the tempest act 2 questions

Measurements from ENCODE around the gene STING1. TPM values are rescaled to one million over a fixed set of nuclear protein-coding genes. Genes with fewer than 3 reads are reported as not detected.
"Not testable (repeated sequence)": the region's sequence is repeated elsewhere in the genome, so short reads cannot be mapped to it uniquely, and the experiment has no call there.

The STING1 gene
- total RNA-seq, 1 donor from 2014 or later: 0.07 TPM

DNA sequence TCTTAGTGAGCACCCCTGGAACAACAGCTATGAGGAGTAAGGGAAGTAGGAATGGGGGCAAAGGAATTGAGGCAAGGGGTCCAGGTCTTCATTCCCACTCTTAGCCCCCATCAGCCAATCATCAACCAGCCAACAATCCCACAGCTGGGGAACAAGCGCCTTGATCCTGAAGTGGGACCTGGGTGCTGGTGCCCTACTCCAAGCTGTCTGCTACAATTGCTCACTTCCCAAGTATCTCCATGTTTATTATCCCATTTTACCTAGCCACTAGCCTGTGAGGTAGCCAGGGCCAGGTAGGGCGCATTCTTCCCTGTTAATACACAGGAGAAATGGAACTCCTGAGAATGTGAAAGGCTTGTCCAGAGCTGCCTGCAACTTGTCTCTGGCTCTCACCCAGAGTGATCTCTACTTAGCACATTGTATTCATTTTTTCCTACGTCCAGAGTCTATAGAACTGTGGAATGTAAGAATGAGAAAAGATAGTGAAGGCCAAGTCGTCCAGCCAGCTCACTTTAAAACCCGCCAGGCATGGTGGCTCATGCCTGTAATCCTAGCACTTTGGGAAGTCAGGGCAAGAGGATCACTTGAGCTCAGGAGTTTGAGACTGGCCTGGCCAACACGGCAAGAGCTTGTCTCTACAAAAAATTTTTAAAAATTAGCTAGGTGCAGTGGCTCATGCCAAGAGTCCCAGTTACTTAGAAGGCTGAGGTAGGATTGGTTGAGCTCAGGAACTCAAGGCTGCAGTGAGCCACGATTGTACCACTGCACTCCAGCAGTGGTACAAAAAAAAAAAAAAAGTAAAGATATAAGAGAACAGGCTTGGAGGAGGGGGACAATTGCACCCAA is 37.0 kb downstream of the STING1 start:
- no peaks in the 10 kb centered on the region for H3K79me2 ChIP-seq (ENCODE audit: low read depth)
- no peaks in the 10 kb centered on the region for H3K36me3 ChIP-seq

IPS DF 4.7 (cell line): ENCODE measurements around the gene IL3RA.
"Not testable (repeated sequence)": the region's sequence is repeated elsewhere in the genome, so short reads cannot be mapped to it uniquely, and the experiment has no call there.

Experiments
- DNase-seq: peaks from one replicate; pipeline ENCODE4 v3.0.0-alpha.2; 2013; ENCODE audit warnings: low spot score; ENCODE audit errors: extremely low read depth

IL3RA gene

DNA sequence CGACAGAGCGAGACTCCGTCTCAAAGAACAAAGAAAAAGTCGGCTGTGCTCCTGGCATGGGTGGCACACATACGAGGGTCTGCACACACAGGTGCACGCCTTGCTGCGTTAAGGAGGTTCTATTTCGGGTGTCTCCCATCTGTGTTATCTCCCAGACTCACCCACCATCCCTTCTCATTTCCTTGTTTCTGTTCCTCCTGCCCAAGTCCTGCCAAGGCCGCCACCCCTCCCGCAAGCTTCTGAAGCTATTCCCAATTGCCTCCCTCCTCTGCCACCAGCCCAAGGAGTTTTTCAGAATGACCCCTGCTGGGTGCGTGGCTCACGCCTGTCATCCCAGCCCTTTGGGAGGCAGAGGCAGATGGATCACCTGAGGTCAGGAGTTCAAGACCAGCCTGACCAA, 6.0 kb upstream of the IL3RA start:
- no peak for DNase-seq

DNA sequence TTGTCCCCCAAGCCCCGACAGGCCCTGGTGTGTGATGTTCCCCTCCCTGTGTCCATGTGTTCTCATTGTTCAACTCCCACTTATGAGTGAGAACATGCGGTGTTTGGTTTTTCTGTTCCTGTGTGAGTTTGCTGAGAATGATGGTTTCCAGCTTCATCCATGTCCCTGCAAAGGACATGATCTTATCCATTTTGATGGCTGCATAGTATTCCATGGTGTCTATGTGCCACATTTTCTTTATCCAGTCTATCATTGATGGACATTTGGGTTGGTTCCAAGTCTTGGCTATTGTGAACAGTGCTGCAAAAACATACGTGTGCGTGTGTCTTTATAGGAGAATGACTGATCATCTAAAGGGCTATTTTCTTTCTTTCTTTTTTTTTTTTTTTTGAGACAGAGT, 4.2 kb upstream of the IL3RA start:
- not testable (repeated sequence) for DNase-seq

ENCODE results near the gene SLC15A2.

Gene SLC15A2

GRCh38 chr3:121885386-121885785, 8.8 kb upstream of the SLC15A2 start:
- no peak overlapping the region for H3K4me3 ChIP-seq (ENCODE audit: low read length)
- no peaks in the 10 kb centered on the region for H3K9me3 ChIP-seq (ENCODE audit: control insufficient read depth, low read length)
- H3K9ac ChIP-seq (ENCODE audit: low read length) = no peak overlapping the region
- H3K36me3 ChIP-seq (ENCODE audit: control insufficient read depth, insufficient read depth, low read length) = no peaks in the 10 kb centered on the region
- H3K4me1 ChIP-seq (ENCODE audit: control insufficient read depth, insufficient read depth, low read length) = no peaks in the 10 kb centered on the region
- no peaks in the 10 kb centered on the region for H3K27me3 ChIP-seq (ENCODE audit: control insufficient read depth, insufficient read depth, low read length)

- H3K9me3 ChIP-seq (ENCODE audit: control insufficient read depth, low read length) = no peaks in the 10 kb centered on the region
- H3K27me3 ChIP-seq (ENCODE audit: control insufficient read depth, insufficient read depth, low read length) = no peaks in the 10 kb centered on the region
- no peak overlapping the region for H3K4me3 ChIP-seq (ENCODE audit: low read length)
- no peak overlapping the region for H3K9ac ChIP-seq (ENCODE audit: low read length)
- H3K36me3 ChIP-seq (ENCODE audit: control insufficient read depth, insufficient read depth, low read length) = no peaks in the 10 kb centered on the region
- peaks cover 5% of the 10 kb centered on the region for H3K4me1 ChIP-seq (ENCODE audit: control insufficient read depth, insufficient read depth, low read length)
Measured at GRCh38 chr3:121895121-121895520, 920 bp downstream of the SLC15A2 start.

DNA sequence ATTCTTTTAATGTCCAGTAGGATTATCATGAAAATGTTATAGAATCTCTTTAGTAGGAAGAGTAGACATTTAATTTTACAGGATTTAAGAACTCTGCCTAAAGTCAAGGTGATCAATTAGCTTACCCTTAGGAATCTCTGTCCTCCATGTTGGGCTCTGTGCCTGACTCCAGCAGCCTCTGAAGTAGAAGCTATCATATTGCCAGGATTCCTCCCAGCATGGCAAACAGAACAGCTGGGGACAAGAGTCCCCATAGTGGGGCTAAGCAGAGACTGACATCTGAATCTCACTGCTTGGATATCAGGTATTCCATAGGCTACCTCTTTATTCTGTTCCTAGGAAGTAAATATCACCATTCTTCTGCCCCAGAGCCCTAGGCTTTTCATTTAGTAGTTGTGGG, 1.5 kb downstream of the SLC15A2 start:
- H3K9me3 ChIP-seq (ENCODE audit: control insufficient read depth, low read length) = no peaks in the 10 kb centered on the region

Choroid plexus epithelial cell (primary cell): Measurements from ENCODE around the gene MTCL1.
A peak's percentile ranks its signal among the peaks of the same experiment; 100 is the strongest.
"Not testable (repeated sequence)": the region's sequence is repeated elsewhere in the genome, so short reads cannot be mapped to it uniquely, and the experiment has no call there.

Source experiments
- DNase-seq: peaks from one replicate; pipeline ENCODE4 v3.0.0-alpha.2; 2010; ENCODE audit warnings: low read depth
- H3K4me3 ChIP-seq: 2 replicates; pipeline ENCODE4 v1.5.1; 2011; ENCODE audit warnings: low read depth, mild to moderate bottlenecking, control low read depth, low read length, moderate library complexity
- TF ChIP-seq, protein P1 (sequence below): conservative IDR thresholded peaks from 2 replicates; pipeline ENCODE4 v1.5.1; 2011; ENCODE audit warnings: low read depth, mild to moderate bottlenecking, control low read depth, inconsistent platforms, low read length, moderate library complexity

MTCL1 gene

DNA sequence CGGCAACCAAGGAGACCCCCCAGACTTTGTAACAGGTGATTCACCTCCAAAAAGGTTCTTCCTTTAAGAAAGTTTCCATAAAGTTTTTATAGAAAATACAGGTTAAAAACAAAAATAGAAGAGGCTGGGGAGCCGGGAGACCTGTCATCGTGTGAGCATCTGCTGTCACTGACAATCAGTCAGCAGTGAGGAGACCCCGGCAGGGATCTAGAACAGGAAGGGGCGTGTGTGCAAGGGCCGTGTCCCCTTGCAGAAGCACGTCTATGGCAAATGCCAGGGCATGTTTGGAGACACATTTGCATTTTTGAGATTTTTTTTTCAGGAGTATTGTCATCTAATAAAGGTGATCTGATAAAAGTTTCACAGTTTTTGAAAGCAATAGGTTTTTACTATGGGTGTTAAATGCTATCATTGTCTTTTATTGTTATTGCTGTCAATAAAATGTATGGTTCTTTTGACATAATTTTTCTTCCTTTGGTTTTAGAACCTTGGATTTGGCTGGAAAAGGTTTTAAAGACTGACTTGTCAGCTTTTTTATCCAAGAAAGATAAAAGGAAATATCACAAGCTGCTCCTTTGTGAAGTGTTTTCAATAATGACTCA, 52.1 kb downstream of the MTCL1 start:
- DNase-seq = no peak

Subscribe... 2. He is very wise and seasoned in his life. Ariel, however, hears to conspirators plan, and wakes Gonzalo with a warning of the danger he is in. What does Trinculo think he has discovered when he first meets Caliban? (d) Peace. Susan Hilferty, Costume Designer, states that stage makeup is the most personal to an actor. 0. As Prospero reminds him in Act I, scene ii, Ariel fell out of favor with Sycorax, and she imprisoned him in a “cloven pine.” Ariel remained stuck in the tree for twelve years, during which time Sycorax died, abandoning Ariel to an eternity of pain. Not affiliated with Harvard College. Can you give a reason why Shakespeare begins this play with a storm? Because of Stephano's generosity with his "celestial liquor," Caliban takes him to be some sort of benevolent god; much to Trinculo's disbelief, Caliban actually offers his service to Stephano, forsaking the "tyrant" Prospero. As in Act 1, there are a number of allusions to proverbs in this act as well, one of which appears in line 136. (c) Harm. For example, when Sebastian and Antonio are plotting to kill Alonso in Act 2, Ariel interrupts the action to tell the audience that his master can foresee with his art—made possible by his magic—Sebastian and Antonio's murder plot. Your IP: 158.69.54.75 Quiz Flashcard. Start studying The Tempest Act 2. Caliban, as a native, is seen as a "monster," not only by Prospero, but by Trinculo and Stephano also; their contempt for dark-skinned Caliban is analogous to Europeans' view of "natives" in the West Indies and other colonies, and Shakespeare's treatment of Caliban provides some interesting social commentary on colonization. Why is Alonso feeling depressed and sad? 3. "Look how well my garments sit upon me, much feater than before," Antonio brags to Sebastian; Antonio's lack of remorse over his crime, and his arrogant claim that his power is just because he uses it better, foreshadow a confrontation with his brother Prospero, and an eventual fall from this ill-gained power. However, Ariel's involvement in this conspiracy shows it to be part of Prospero's plan; Ariel makes all but Antonio and Sebastian go to sleep, and then causes conspiratorial seriousness to settle on them as well. "The Tempest Act II Summary and Analysis". Gonzalo tries to console the king over the loss of his son, saying that his "hint of woe is common," and speaking about all the people who share his "theme of woe". In Hamlet, Claudius bandies about similar language when soothing Hamlet, mentioning the "common theme" of paternal death, and begging him to cast off the "woe" that burdens him. • ... What is the best reason for the many speeches Gonzalo gives in Act 2? Act 2, Scene I. Upon finding Caliban lying on the ground, Trinculo calls him a "dead Indian"; indeed, in Elizabethan times, natives were brought back to England from foreign lands, and their captors could earn a great deal of money exhibiting them in London. 80% average accuracy. 3. Compare The Tempest to one Act 2 begins with a speech by Gonzalo that sounds similar to Claudius' speech to Hamlet in Act 1 of that play. "His project dies" if Antonio and Sebastian's deviant plot is not made; and here, Prospero again shows himself to be a manipulator of the play's events, influencing the course of the play from within. There is great dramatic irony in this situation, and in the fact that Prospero causes his brothers to do the very things that he condemns them for. The Tempest E-Text contains the full text of The Tempest. 8 months ago. Act 1, scene 2 Analysis Prospero tells Miranda their history as a way to inform the audience of this important information. Difficulty. Antonio and Sebastian detach themselves from their party through their mocking wit. The presence of a conspiracy against the throne and a plot of murder creates another similarity; and Sebastian reacts to his brother's ambitious vision as Macbeth reacts to the witches-- that is, with thoughts of murder. Several allusions to The Aeneid are sprinkled throughout the play, Antonio and Sebastian's debate about the "widow Dido" and the uniqueness of Carthage among the most prominent of these. 9th grade . While the others are plotting against Prospero, Gonzalo continues to be loyal to him and cares about Prospero’s well-being. A strange seriousness, of Ariel's doing, falls upon Antonio and Sebastian. In addition, the audience needs to know what events motivate Prospero’s decision to stir up the storm and why the men onboard the ship are his enemies — several share responsibility for Prospero’s isolation. How do Antonio and Sebastian react to Alonso’s depressed mood? Gonzalo's speech recalls many of Thomas More's ideas from his book Utopia, and summons up the spirit of Renaissance political idealism with his ideas about reform.

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